Alternator 14 comprises a three-phase stator 141, as is contained in alternators known to the art. Stator 141 has three windings, the outputs of which are connected to rectifier 143. Rectifier 143 takes the three-phase alternating current power output from stator 141 and converts the power to direct current power for use by the motor vehicle. Rectifier 143 is preferably a six-diode full-wave bridge rectifier, well-known to those skilled in the art.
The output 20 of rectifier 143 is coupled to output terminal 21 of alternator 14. Further, output 20 of rectifier 143 is coupled to provide power for field coil 147.
Engine controller 18 is preferably a microprocessor-based device which contains sufficient microcomputer resources (memory, throughput, registers, inputs, outputs and the like) to perform the functions ascribed to it herein. Engine controller 18 has responsibility for a number of engine management functions including idle control and fuel injection control, as are many engine controllers known to the art.
In the present invention, engine controller 18 further has responsibility for determining the voltage to which regulator 16 should control the output of alternator 14.
Connecting regulator 16 and alternator 14 are three circuits. Field circuit 22 is the means by which regulator 16 controls the voltage output from alternator 14. Regulator 16 modulates the voltage on field circuit 22 to control field current in field coil 147 of alternator 14. Stator circuit 24 is a means by which regulator 16 verifies proper operation of alternator 14. Through stator circuit 24, regulator 16 can monitor whether alternator 14 is producing a voltage output. B+ circuit 26 is the third signal connecting alternator 14 to regulator 16.
Connecting regulator 16 and engine controller 18 are two circuits. Load indicator circuit 28 provides a pulse-width-modulated signal from regulator 16 to engine controller 18. The duty cycle of that signal is proportional to the duty cycle of the voltage at circuit 22 (i.e., the circuit which sinks current through field coil 147). The signal on load indicator circuit 28 provides engine controller 18 with a measure of the mechanical torque applied to the engine by alternator 14. It will be recognized by those skilled in the art that the torque applied to the engine by alternator 14 is a function of the current flowing though field coil 147.
Load indicator circuit 28 has a second function as well. If voltage regulator 16 detects a fault in the charging system, voltage regulator 16 pulls load indicator circuit 28 LOW continuously (that is, a 0% duty cycle). This indicates to engine controller 18 that a fault has occurred in the charging system. In a preferred embodiment of the present invention, load indicator circuit 28 has a duty cycle (percentage of time in the HIGH state) in the range of 6% to 97% during normal (non-fault) operation of alternator 14. The signal on load indicator circuit 28 preferably has a frequency of 125 Hz.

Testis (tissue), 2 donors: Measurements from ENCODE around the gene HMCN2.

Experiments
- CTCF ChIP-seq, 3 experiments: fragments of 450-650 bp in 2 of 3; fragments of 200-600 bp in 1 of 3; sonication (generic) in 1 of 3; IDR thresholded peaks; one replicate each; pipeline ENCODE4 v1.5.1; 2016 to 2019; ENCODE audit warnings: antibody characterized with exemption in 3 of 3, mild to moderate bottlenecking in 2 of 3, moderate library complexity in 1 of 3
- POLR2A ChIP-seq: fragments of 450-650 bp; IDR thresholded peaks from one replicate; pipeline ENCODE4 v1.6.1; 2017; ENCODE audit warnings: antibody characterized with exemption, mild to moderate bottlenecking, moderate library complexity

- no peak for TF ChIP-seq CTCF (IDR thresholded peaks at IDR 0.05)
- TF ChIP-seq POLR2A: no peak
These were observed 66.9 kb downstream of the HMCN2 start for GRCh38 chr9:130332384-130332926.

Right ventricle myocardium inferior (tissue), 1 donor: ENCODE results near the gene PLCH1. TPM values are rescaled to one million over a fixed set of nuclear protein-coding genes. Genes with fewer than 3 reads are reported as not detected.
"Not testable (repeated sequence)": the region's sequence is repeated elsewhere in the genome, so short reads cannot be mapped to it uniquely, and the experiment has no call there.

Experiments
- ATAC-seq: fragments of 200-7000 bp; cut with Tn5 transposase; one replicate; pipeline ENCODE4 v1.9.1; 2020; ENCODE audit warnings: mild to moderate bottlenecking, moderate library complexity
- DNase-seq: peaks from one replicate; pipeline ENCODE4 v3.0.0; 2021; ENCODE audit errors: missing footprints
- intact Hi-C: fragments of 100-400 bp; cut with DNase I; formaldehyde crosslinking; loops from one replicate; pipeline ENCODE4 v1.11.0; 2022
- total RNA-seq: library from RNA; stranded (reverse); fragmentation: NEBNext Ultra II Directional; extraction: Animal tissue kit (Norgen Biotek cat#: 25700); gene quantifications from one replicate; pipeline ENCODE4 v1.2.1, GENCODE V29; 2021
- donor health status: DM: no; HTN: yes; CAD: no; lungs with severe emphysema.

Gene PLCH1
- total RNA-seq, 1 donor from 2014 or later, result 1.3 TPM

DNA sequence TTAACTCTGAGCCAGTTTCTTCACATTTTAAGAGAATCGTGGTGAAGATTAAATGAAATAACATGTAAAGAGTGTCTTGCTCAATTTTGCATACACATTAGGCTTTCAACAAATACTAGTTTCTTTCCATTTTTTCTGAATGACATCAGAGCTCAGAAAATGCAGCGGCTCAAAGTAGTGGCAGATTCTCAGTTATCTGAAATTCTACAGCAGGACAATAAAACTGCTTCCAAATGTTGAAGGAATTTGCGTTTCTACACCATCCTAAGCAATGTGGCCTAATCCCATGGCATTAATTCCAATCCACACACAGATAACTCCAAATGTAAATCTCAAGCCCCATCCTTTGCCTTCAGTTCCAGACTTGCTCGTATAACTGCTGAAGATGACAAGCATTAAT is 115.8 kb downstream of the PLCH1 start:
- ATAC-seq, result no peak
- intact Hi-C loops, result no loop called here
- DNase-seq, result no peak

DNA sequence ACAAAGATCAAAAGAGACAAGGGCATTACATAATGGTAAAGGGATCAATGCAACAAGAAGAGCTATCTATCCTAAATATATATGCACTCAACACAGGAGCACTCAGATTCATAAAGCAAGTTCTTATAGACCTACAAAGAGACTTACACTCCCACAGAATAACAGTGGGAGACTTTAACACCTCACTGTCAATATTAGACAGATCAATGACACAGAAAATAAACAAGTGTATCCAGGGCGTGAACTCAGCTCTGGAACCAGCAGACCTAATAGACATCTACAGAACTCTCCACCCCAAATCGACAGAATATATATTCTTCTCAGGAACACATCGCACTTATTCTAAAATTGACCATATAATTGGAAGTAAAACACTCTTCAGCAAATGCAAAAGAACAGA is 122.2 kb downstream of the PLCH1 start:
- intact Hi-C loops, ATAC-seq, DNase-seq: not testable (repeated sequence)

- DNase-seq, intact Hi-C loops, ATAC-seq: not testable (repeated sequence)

Regulator control circuit 30 is a means by which engine controller 18 can provide a command to regulator 16 indicating the voltage level at which regulator 16 should control alternator 14. The signal provided by engine controller 18 to regulator 16 on regulator control circuit 30 is pulse-width-modulated, the duty cycle of the signal being a function of the desired voltage command from engine controller 18 to regulator 16. Preferably, the duty cycle of the signal is generally proportional to the desired voltage command from engine controller 18 to regulator 16. Also preferably, the frequency of the signal on regulator control circuit is 125 Hz.
Charging system warning lamp 25 is connected between ignition switch 33 and engine controller 18. Engine controller 18 illuminates warning lamp 25 in the event that engine controller 18 learns from voltage regulator 16 via load indicator circuit 28 that a fault has occurred in the charging system. The vehicle's driver is thus informed of the malfunction in his charging system.
The interior of regulator 16 will now be described with additional reference to FIG. 2. Regulator 16 includes integrated circuit (IC) 42. IC 42 is known as an “Externally-Controlled Integral Alternator Regulator” (ECIAR) chip and is manufactured by Motorola Corporation.
Field terminal 44 is connected to the collector of Darlington transistor 48. Darlington transistor 48 is the means by which current is modulated in the field coil of alternator 14 for control of the output voltage of alternator 14. The base of Darlington transistor 48 is connected to pin “FD” of IC 42. Pin “FD” turns Darlington transistor 48 ON and OFF.
Regulator 16 contains recirculation diode 47. By examination of FIGS. 1 and 2, it is apparent that recirculation diode 47 is connected across field coil 147. The purpose of recirculation diode 47, as is known in the art, is to clamp the voltage across field coil 147 as field coil 147 is turned ON and OFF by regulator 16. Clamping of the voltage by recirculation diode 47 prevents large swings in field current as field coil 147 is turned ON and OFF. Recirculation diode 47 is also called a “flyback diode” by some people in the art.
Stator terminal 51 of regulator 16 is connected to ground via resistor 53 and to pin “STA” of IC 42 via resistor 55. As has been previously mentioned, stator terminal 51 is connected to one winding of the stator of alternator 14. Unless an alternating voltage (characteristic of the output of one phase of three-phase alternator 14) is seen at pin “STA”, a fault is indicated.